Because they grow and flower quicker, growers can fit in multiple autoflower cannabis harvests into the span of one regular harvest.
Growing marijuana takes a certain level of commitment: time, energy, and financial resources, so be sure you can commit to the whole process.
Tips for growing autoflower marijuana seeds
Cannabis used for hemp production has been selected for other traits, including a low THC content, so as to comply with the 2018 Farm Bill. Consequently, many varieties of hemp produce significant quantities of CBD.
Pre-flowers can initially be extremely small and hard to identify with the naked eye, but you can use a magnifying glass to get a better look.
But if the seed you found looks decent, you might as well germinate it and see what sprouts.
When the seedling stems reach two to four inches in height, it’s time to transplant your cannabis into larger pots with more room for roots to spread down and out. After you’ve done this, you’ve successfully germinated your cannabis seeds into proper, young plants.
Gently water the soil with a spray bottle and situate your pots under a fluorescent lamp. Keep seeds away from the windowsill, as the temperature is too volatile for germination. In general, you’ll want to keep the temperature in the range of 70 to 80 degrees Fahrenheit.
While many plants can be germinated in the ground, cannabis seeds are fragile enough that you should germinate them before planting.
To employ water germination, fill a glass with tap water and let it sit until it reaches room temperature or around 65 degrees Fahrenheit. Add two to three plant seeds per cup and allow them to sit, watching for any changes. Change the water to fresh tap water every two days, making sure it stays at room temperature.
It’s essential to acquire high-quality cannabis seeds for germination, as these will go on to become high-quality cannabis plants. Seeds that are fresh-feeling or too green indicate that they haven’t reached full maturity, while pale-green, white, or very dark cannabis seeds may have trouble sprouting. However, it’s tricky to know the outcome of a popped seed, so trying may be worthwhile. If you’re not ready to pop your seeds yet, store them in a dark, cool place until it’s time for germination.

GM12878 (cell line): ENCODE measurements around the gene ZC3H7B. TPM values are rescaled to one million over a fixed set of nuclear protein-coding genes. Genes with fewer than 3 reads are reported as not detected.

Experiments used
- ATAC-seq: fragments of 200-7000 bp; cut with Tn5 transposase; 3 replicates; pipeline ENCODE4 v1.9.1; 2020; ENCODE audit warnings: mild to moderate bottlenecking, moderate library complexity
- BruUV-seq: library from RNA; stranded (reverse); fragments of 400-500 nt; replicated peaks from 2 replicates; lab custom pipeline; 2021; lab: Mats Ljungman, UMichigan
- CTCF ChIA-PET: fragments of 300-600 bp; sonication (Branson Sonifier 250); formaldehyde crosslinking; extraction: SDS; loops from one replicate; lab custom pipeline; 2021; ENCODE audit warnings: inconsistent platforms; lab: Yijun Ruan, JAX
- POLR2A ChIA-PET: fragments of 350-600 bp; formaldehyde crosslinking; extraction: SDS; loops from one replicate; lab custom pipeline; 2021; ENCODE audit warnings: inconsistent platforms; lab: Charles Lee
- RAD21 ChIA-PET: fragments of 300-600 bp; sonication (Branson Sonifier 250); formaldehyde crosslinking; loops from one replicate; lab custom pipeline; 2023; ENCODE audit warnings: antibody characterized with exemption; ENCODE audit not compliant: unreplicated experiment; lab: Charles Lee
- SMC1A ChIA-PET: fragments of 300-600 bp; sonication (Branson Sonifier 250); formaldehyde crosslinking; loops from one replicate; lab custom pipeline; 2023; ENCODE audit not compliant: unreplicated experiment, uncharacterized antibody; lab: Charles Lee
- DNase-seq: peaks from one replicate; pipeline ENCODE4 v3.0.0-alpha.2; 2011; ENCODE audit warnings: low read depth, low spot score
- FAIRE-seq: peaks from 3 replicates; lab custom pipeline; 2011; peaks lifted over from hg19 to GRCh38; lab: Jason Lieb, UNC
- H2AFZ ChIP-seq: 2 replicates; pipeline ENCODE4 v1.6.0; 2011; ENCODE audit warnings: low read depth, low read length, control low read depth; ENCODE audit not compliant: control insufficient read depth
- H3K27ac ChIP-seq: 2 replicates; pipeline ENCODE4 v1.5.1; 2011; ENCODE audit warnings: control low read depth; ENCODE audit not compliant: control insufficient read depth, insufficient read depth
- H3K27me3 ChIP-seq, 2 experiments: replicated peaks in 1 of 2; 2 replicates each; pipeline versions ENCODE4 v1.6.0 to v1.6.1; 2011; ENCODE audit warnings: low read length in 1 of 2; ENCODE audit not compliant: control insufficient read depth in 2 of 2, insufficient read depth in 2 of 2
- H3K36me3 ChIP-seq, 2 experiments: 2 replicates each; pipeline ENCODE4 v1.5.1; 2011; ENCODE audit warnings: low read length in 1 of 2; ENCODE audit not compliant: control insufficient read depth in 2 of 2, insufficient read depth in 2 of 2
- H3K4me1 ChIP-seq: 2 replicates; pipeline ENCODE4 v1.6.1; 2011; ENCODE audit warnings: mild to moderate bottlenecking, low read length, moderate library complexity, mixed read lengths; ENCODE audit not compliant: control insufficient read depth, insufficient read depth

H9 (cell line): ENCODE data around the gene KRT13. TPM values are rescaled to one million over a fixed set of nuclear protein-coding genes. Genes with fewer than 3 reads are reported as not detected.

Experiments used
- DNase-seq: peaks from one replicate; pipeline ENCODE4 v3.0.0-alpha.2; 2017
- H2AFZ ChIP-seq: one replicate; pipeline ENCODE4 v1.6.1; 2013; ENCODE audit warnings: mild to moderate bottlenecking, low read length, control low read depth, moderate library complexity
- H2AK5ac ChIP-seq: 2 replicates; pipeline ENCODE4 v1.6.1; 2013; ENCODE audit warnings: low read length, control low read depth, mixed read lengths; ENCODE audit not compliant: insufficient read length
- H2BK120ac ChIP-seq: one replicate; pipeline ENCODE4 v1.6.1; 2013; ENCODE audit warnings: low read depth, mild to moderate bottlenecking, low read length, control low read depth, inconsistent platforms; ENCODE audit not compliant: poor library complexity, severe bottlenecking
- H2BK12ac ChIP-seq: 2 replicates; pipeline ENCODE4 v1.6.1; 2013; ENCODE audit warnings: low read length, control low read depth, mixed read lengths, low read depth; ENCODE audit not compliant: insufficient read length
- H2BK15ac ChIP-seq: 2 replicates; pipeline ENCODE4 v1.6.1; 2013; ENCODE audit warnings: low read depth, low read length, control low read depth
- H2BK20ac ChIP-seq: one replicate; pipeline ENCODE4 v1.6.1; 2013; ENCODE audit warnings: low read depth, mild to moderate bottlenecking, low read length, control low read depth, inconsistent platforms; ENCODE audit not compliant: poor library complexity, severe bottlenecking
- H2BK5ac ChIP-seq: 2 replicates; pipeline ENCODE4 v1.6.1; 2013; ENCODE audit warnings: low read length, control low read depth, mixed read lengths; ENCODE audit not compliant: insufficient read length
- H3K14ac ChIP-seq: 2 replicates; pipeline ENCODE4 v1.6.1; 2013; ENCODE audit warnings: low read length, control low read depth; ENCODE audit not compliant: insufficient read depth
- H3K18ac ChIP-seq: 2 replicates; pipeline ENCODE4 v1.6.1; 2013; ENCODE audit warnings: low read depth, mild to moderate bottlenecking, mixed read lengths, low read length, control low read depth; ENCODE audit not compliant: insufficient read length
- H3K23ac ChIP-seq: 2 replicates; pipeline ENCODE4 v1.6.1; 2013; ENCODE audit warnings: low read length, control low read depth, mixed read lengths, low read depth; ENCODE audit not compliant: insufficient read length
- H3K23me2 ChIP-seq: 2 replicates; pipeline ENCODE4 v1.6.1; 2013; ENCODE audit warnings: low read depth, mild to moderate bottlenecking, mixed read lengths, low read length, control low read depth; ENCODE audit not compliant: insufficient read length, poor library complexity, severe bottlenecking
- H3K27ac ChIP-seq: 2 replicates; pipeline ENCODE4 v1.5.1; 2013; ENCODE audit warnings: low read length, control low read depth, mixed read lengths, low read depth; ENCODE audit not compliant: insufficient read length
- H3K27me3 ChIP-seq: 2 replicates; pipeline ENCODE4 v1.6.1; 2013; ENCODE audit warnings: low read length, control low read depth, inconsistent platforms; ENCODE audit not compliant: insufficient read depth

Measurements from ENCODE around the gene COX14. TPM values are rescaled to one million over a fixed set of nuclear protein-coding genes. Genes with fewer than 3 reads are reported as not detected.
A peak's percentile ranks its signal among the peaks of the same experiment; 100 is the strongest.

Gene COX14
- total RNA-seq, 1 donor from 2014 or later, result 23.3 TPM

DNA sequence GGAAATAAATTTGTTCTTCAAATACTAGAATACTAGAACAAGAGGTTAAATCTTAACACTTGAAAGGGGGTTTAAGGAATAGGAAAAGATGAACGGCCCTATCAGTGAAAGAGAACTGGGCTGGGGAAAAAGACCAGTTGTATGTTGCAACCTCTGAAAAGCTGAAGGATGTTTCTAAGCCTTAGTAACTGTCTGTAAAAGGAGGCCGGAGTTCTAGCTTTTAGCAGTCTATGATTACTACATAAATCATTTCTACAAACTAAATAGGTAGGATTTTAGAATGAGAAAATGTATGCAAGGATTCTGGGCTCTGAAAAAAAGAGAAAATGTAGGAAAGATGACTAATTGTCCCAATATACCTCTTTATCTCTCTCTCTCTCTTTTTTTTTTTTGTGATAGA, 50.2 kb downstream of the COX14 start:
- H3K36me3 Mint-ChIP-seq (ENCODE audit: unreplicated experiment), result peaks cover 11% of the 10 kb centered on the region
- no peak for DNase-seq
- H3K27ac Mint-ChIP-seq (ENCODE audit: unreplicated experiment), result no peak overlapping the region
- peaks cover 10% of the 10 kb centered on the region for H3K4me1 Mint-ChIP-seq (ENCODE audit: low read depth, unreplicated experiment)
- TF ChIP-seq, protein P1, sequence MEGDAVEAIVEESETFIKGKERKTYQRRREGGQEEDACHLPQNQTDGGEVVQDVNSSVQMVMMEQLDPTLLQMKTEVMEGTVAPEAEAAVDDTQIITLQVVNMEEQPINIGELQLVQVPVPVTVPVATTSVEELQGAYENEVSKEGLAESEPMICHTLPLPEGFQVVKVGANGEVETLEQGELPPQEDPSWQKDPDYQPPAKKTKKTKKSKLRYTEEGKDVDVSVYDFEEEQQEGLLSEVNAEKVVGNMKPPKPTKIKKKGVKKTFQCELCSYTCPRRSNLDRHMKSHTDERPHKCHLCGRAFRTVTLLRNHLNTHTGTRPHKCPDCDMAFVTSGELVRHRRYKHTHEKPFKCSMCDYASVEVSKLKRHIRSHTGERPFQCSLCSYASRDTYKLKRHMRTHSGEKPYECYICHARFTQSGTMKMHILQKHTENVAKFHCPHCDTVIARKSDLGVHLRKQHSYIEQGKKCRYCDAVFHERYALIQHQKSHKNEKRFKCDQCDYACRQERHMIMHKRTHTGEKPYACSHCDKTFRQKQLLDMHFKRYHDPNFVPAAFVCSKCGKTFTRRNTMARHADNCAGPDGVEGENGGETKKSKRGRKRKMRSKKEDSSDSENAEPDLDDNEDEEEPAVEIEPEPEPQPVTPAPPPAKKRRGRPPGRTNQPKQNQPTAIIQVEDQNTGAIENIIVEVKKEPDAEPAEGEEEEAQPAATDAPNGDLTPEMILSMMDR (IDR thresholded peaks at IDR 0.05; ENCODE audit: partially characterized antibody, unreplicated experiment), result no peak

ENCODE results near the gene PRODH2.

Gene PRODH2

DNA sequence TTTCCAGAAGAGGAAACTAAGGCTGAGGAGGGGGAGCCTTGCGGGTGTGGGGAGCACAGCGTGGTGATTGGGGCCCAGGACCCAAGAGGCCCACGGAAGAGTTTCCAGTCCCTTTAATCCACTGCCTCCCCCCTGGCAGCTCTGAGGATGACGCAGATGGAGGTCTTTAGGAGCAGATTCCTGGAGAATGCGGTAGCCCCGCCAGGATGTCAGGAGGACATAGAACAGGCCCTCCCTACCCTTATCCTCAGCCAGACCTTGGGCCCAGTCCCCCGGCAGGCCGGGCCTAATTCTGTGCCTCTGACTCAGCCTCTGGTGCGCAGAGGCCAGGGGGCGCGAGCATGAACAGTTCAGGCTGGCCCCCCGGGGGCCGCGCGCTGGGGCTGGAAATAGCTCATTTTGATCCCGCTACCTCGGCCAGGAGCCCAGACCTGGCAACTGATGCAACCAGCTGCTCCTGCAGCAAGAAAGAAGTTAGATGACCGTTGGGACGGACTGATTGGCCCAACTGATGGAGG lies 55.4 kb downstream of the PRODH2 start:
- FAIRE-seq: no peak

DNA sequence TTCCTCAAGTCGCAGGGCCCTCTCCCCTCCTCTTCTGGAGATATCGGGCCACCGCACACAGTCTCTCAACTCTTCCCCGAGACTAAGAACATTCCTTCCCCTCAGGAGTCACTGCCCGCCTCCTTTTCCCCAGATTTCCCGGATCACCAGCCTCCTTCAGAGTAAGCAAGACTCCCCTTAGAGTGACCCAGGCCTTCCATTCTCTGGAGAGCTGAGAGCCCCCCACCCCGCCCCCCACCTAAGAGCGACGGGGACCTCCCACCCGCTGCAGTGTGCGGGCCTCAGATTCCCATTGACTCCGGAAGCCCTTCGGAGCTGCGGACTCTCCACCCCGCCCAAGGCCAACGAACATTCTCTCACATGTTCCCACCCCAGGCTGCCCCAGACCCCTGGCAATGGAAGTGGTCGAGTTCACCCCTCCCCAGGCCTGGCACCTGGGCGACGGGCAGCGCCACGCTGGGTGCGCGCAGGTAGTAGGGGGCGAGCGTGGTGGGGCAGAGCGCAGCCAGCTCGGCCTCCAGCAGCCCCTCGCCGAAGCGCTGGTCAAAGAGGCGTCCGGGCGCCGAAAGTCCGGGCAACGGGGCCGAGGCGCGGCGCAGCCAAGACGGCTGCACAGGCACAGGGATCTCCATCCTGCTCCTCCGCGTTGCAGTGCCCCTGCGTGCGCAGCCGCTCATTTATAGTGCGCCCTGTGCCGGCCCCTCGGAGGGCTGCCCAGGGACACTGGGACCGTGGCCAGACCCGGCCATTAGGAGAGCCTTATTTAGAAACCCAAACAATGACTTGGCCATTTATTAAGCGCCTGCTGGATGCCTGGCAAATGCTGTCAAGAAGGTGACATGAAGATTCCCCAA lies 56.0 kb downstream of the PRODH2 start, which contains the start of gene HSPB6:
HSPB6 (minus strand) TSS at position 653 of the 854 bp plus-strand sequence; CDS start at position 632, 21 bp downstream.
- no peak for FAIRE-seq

Soil is an easy, more natural method with which to germinate your cannabis seeds because the soil protects the fragile roots from any interference. Photo by: Gina Coleman/Weedmaps
The downside of water germination is that once they’ve popped, you’ll need to maneuver them into their growing medium manually. This is a delicate process, as germinating seeds are extra fragile, and any harm risks the development of your plants. Make sure to place the seed roots down in the soil when you transfer to a pot.
This is our favourite method.It is as Mother Nature intended, and if you have good, fresh seeds, you should have no problems.
Place the seeds 3-5mm under the soil and then carefully covered back up. You only need the soil to be damp, do not over water it. You can place clear kitchen plastic wrap over the tops of the pots to maintain humidity. Place your pots in a warm area and allow nature to do its thing.
Place your seeds in individual pots filled with moist soil. It is best to use seedling/germination soil for this if you can. It has exactly the right balance of nutrients to get your seeds going. Normal soil can contain a mix of too many nutrients and impurities that your seeds don’t require – you may end up over feeding the seed and damaging them.
After a couple of days you should start to see shoots with their cotyledons; when you do, remove the plastic wrap and place the pots under a grow lamp.